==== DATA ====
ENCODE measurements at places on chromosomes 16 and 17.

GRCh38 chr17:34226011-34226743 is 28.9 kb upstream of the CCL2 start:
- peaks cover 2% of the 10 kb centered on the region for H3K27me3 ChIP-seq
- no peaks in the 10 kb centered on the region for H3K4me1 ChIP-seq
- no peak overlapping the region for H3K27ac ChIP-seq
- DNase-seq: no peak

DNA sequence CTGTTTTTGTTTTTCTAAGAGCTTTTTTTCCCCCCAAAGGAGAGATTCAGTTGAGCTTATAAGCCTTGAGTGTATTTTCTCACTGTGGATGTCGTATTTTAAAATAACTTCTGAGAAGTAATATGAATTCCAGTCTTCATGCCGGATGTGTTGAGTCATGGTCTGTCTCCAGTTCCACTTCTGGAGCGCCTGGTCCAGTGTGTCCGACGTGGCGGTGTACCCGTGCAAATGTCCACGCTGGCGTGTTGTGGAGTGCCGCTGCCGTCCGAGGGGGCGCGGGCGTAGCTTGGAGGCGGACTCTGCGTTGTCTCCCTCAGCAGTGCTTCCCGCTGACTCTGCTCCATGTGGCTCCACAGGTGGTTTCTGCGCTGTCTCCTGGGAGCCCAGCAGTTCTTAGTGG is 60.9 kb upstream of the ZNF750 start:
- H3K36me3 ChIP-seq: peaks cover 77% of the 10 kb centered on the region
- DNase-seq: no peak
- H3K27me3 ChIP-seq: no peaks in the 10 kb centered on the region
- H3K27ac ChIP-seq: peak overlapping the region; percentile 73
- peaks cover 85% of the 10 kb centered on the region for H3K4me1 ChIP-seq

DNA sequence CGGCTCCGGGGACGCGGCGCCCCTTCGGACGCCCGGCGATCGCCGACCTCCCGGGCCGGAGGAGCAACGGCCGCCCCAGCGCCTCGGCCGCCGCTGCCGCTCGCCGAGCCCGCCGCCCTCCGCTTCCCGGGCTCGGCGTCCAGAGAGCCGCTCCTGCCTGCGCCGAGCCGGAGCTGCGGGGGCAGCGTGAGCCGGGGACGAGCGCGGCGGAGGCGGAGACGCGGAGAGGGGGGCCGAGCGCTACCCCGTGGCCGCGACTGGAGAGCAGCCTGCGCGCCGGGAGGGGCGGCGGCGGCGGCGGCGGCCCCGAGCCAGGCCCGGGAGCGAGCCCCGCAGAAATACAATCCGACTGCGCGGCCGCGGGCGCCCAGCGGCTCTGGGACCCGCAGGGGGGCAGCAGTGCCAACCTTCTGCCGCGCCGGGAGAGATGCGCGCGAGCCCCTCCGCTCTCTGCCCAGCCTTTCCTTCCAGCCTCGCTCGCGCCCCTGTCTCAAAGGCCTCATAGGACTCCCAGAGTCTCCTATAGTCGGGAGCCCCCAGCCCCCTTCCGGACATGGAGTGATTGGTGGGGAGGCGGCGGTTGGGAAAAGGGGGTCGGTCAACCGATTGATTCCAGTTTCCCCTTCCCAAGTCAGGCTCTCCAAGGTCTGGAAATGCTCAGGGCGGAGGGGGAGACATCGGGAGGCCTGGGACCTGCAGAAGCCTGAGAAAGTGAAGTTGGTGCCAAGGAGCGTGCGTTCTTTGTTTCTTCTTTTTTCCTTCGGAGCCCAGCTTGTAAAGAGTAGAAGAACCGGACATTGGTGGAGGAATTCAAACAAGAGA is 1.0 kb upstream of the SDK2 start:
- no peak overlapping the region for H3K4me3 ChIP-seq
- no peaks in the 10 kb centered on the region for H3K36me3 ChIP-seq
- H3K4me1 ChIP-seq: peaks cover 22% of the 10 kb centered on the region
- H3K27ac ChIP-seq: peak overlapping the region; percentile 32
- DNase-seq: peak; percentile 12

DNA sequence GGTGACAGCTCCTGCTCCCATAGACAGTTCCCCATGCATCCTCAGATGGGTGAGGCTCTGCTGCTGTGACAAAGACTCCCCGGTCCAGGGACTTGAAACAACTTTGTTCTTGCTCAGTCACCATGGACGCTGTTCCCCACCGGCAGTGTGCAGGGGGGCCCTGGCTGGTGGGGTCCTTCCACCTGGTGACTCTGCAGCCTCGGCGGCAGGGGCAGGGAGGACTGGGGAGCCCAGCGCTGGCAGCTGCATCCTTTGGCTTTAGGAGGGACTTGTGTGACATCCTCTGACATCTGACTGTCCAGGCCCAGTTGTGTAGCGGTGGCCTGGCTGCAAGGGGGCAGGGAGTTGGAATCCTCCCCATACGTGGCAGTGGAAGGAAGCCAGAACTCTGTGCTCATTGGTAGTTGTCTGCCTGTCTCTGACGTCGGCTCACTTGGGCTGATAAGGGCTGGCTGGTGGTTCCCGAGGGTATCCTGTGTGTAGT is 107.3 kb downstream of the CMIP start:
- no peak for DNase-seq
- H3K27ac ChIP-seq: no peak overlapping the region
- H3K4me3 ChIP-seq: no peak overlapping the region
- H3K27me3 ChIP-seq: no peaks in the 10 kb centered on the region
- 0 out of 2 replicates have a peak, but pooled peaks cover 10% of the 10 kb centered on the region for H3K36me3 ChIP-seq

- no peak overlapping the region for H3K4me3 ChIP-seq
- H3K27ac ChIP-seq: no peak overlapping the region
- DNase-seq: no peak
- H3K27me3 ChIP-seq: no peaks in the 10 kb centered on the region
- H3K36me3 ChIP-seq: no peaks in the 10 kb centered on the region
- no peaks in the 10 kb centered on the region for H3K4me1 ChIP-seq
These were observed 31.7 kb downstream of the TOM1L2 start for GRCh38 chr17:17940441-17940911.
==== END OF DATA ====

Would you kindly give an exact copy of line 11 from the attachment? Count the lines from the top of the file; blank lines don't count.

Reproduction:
- H3K27ac ChIP-seq: peak overlapping the region; percentile 73